Q&A: Exoplanets

Question: I’ve heard about these things called exoplanets, but I’m not really sure what they are. When I tried to learn about them online, I couldn’t understand it. I’m supposed to write a science report about exoplanets, and I’m in 8th grade, so please keep your answer simple. — LP, Los Angeles, CA

Answer: No problem LP. I always try to keep my answers simple. Just remember that when you write your report, you should never just copy and paste from Sky Lights. You’ll need to express things in your own words. And following the links in this post will provide you with additional material.

The image above is the first actual photo of an exoplanet, taken by the ESO with their Very Large Telescope on Cerro Paranal in the Atacama Desert of northern Chile in 2005. This is an infrared image. It shows heat radiation, and not what your eyes would see. The exoplanet is the orange (cooler) object, and the star it orbits is the larger brighter (hotter) object. The exoplanet’s “name” is that long string of numbers and letters at the top left.

The image is so blurry because these are both very small objects very far away — about 230 light years (2.2 x 1015 km, or 1.4 x 1015 miles). The entire image is only about 1 arc-second wide (1/2000 the apparent size of the Moon). Also, infrared images always tend to be a bit blurry, since you’re seeing the heat on and around the objects.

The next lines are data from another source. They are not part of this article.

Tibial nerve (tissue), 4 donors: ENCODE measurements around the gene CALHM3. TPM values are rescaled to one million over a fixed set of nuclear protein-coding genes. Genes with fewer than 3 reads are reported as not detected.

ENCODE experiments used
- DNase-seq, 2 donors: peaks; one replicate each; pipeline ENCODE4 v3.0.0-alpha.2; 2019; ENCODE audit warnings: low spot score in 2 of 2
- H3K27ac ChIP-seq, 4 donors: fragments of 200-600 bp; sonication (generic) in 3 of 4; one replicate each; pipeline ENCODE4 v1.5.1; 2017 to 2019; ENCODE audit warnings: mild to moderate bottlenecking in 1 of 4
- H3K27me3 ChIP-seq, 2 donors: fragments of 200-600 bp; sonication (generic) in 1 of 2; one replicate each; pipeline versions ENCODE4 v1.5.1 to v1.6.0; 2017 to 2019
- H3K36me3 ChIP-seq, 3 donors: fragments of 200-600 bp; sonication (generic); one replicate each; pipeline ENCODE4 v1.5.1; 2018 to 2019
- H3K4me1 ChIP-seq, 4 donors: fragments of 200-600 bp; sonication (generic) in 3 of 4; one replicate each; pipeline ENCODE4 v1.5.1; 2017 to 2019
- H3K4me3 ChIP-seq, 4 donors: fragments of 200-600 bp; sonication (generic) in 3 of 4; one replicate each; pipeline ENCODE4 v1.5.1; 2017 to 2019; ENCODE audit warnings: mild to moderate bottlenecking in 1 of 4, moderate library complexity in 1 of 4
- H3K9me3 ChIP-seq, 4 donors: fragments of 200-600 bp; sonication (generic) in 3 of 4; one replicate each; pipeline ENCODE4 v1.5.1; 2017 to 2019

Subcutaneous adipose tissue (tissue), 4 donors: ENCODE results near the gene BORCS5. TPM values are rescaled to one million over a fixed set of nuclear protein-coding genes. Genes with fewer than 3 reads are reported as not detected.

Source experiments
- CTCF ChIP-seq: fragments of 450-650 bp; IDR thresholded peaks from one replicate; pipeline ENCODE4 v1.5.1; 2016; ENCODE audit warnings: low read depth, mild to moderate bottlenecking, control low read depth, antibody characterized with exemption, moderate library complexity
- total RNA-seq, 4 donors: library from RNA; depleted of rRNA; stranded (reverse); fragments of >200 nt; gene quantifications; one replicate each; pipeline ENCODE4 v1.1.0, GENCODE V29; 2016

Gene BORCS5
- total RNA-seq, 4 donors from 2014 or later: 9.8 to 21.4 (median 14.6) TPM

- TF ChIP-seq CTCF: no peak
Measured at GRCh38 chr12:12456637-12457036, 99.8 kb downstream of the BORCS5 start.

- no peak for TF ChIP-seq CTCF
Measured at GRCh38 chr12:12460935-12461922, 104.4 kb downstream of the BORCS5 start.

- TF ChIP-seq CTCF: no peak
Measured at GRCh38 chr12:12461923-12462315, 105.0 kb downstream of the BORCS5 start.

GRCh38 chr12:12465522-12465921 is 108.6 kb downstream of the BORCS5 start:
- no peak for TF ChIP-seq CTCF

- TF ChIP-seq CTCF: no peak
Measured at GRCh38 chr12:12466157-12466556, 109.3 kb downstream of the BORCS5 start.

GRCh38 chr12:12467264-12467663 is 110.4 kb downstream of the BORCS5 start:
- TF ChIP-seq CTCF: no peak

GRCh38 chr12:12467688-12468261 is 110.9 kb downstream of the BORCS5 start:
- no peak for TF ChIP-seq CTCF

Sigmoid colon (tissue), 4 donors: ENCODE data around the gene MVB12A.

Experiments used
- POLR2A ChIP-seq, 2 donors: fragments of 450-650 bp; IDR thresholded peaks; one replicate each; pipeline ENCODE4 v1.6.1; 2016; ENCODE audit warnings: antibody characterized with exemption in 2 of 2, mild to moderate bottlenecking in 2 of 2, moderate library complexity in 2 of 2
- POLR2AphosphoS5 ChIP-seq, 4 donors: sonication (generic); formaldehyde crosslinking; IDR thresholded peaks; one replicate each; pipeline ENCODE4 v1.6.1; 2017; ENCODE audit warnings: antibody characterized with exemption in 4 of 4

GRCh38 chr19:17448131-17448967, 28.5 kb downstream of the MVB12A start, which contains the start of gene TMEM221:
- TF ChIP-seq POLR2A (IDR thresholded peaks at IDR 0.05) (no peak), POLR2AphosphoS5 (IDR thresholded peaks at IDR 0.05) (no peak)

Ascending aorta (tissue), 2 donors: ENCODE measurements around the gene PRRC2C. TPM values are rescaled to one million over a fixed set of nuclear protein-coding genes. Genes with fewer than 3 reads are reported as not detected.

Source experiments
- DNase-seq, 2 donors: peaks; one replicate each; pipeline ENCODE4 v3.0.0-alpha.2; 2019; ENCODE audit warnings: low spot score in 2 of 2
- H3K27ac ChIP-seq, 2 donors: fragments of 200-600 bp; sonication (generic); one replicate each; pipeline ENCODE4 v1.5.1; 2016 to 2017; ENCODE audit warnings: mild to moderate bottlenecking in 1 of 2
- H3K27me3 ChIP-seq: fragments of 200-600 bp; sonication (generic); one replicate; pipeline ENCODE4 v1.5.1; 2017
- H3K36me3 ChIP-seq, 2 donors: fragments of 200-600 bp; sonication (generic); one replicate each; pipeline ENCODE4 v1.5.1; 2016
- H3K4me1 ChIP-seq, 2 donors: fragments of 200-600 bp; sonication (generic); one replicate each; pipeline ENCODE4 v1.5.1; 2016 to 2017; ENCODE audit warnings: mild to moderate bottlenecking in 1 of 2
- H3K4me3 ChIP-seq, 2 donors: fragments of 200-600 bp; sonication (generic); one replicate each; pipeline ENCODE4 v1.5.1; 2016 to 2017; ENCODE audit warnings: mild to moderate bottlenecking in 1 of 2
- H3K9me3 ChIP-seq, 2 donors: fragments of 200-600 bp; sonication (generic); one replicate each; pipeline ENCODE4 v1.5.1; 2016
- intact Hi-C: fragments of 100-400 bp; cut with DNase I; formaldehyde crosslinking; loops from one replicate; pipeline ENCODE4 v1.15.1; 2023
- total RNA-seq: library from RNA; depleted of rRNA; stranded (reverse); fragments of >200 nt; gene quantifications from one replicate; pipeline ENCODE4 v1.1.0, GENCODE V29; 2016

Astronomers believe this exoplanet is a gas giant about 5 times the size of Jupiter. The star it orbits is a brown dwarf, much cooler, dimmer, and smaller than our Sun. The exoplanet’s orbit around that star has a radius of around 55 AU (astronomical units), where Earth’s distance from our Sun is defined as 1 AU.

You can see 10 more images of exoplanets in this excellent gallery. Even though more than 850 exoplanets have been discovered to date, most of them are so close to their star, and their stars are so much brighter, that they’re (currently) not possible to photograph. The popular analogy is that it’s like trying to photograph a firefly next to a searchlight in Boston using a camera in Los Angeles. Try that for your next science project.

The vast majority of exoplanets have been detected indirectly. That means we haven’t actually seen them, but we have observed their gravitational effect on the motion of their star. In other cases, we’ve seen a star dim slightly as an exoplanet passes in front of it and blocks some of the light, like a mini-eclipse.

So to answer your question, an exoplanet is a planet that orbits a star other than the Sun. The word “exoplanet” is short for “extrasolar planet,” with the “extrasolar” denoting “beyond our Solar System.” And the word “planet” means anything that orbits a star (excluding other stars, comets, or asteroids). The International Astronomical Union has an official definition of “planet,” but it’s somewhat controversial since it excludes Pluto, which many still think of as a planet.

Why are exoplanets such a big deal? Only 50 years ago, although they were suspected to exist, no astronomer had ever seen one. But advances in telescopes and imaging technology are now showing that exoplanets are common. There could be 10 billion Earth-like planets in our Milky Way Galaxy alone, some of which may harbor life. It’s a whole new perspective on the ultimate question: Is Mankind alone in the Universe?

I hope this answers your question, LP. Now do a great job on that report, impress your teacher, and earn an A+.

Next Week in Sky Lights ⇒ Gems in the Sky

NASA's Most Famous Photo
Gems in the Sky